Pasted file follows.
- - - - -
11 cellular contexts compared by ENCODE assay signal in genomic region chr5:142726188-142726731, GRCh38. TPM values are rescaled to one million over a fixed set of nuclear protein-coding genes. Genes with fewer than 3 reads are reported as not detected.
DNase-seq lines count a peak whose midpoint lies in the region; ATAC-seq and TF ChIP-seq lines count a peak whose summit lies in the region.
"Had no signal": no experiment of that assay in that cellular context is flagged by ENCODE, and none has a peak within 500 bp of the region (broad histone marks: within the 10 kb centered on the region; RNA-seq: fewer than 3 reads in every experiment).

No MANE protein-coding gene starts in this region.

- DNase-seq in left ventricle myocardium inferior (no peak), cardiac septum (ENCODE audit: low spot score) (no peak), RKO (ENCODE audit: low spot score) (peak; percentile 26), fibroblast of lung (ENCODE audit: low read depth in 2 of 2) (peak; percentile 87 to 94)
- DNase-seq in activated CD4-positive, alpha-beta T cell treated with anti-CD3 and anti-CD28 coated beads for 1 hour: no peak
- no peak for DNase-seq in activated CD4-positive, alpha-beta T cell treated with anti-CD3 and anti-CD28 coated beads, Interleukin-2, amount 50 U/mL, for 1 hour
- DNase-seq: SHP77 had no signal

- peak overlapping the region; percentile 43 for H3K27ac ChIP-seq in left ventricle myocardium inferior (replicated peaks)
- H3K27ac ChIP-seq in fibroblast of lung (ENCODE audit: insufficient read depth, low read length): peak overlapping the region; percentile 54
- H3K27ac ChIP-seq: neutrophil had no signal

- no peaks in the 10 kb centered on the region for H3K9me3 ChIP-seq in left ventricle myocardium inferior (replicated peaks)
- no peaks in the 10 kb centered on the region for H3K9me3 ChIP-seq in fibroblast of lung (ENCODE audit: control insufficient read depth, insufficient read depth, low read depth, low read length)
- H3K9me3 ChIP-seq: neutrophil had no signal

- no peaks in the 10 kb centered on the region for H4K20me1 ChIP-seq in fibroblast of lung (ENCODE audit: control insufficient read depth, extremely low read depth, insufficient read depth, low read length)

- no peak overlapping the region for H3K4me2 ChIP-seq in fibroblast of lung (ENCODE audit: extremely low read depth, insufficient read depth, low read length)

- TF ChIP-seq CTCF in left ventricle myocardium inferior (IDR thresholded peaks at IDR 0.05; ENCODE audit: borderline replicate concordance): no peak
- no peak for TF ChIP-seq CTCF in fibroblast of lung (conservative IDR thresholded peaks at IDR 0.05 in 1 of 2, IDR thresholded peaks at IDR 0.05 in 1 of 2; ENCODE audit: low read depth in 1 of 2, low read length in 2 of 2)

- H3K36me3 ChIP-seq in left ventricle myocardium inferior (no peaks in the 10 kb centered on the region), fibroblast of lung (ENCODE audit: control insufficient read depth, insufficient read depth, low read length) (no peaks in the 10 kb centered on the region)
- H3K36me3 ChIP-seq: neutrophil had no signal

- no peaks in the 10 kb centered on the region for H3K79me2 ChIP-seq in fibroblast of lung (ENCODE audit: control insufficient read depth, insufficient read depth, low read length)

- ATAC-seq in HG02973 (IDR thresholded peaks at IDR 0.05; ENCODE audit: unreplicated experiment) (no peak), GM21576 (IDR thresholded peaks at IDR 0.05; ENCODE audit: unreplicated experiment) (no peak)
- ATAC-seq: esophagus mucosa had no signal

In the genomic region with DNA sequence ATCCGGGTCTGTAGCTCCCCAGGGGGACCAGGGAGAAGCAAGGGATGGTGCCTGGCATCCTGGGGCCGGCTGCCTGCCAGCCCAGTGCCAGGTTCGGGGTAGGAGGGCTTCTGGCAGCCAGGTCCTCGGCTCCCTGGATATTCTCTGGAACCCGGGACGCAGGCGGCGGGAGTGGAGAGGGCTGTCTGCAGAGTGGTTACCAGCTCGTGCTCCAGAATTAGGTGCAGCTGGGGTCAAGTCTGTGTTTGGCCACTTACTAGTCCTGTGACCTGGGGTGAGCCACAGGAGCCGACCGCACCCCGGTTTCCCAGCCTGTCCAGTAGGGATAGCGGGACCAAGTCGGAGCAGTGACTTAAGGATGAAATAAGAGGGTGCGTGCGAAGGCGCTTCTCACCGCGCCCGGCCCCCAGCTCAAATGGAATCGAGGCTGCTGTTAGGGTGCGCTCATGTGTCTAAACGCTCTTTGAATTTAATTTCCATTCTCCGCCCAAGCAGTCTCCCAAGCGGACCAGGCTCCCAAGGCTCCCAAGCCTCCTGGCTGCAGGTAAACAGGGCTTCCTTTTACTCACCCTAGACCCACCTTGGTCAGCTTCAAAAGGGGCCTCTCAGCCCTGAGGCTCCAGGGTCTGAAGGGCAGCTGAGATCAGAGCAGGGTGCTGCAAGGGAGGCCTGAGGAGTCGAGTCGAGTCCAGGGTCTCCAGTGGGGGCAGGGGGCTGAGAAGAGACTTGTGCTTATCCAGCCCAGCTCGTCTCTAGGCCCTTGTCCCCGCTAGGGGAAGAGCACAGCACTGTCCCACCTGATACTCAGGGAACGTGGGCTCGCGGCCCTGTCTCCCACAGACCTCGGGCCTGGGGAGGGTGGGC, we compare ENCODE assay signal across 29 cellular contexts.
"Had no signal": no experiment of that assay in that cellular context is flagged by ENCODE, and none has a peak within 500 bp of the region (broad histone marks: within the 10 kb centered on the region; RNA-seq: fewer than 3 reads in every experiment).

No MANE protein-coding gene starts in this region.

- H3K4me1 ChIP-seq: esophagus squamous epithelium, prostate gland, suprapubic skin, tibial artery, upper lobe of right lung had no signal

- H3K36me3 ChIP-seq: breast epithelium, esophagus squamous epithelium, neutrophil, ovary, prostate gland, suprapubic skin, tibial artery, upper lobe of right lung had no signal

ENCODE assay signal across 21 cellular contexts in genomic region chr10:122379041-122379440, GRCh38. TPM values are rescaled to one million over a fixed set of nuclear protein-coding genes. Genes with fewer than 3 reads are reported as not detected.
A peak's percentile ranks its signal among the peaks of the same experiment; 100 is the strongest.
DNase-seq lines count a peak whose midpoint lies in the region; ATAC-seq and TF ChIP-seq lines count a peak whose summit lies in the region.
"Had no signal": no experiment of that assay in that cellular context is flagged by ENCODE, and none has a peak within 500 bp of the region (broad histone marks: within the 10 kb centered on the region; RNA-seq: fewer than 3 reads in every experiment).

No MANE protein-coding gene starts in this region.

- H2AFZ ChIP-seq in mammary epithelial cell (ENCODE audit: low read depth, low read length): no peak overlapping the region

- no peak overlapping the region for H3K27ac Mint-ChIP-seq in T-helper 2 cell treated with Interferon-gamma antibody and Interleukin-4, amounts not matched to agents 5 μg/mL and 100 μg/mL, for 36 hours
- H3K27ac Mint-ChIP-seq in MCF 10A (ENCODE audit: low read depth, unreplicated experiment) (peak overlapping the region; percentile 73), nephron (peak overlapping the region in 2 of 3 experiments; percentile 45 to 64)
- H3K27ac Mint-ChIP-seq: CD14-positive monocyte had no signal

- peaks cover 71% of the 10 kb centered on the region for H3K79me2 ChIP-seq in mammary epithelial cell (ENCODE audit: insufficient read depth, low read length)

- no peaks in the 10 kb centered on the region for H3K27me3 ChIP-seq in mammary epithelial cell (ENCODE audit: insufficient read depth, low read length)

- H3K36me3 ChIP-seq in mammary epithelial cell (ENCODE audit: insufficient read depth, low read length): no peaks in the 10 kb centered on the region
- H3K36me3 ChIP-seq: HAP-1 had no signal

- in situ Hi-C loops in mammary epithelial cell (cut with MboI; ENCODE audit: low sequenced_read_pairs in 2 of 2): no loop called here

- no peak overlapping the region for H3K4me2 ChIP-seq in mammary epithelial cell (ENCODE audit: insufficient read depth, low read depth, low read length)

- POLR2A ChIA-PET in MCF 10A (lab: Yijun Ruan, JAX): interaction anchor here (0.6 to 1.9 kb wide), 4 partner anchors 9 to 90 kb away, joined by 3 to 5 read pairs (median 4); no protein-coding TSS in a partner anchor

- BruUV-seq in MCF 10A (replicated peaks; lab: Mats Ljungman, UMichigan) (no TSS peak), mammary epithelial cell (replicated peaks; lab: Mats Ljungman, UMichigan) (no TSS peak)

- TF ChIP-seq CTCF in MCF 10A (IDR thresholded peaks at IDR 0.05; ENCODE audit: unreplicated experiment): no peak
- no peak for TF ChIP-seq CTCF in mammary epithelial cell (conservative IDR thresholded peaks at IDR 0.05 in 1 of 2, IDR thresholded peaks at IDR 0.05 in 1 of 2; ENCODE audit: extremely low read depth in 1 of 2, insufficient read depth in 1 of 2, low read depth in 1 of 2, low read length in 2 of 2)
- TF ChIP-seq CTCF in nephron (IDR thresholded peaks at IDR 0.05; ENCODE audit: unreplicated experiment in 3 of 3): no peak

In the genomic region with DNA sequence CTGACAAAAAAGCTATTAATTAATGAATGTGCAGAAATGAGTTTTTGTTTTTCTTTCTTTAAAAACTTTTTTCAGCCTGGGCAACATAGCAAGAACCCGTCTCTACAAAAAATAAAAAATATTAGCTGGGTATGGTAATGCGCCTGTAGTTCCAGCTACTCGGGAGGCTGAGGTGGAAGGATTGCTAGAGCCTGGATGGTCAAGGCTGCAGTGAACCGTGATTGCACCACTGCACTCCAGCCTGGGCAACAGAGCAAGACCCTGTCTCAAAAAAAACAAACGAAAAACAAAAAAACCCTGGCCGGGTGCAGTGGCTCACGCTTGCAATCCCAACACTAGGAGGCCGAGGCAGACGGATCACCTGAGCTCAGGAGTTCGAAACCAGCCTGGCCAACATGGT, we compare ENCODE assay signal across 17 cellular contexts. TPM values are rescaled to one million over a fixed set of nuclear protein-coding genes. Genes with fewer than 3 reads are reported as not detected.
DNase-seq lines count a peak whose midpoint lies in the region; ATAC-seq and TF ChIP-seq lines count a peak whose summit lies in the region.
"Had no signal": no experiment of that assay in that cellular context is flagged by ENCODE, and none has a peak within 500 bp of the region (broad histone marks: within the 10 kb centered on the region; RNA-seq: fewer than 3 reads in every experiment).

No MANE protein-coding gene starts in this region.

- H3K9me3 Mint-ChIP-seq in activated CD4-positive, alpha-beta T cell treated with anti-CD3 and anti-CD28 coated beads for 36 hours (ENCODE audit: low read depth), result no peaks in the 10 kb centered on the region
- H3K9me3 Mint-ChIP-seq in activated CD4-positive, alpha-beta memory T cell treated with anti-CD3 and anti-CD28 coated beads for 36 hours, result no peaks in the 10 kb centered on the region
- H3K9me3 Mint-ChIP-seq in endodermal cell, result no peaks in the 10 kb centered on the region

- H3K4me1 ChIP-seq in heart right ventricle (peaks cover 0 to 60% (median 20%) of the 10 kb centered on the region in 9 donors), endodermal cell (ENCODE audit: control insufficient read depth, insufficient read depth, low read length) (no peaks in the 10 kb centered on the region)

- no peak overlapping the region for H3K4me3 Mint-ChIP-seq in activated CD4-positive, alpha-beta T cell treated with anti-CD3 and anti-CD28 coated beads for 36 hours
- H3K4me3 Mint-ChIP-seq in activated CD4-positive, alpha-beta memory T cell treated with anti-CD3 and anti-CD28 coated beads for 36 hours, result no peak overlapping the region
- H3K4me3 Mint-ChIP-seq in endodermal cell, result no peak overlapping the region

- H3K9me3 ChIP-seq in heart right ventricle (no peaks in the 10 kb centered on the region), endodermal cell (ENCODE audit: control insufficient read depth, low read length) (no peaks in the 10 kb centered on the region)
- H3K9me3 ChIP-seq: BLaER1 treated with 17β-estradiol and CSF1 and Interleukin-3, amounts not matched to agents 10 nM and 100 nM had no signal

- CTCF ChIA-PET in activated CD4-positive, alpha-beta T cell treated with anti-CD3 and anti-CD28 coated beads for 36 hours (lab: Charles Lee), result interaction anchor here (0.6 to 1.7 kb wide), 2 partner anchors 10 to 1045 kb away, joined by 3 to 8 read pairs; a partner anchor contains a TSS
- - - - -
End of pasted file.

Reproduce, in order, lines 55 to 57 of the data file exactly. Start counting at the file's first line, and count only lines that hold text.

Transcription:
- H3K9me3 Mint-ChIP-seq in endodermal cell, result no peaks in the 10 kb centered on the region

- H3K4me1 ChIP-seq in heart right ventricle (peaks cover 0 to 60% (median 20%) of the 10 kb centered on the region in 9 donors), endodermal cell (ENCODE audit: control insufficient read depth, insufficient read depth, low read length) (no peaks in the 10 kb centered on the region)

- no peak overlapping the region for H3K4me3 Mint-ChIP-seq in activated CD4-positive, alpha-beta T cell treated with anti-CD3 and anti-CD28 coated beads for 36 hours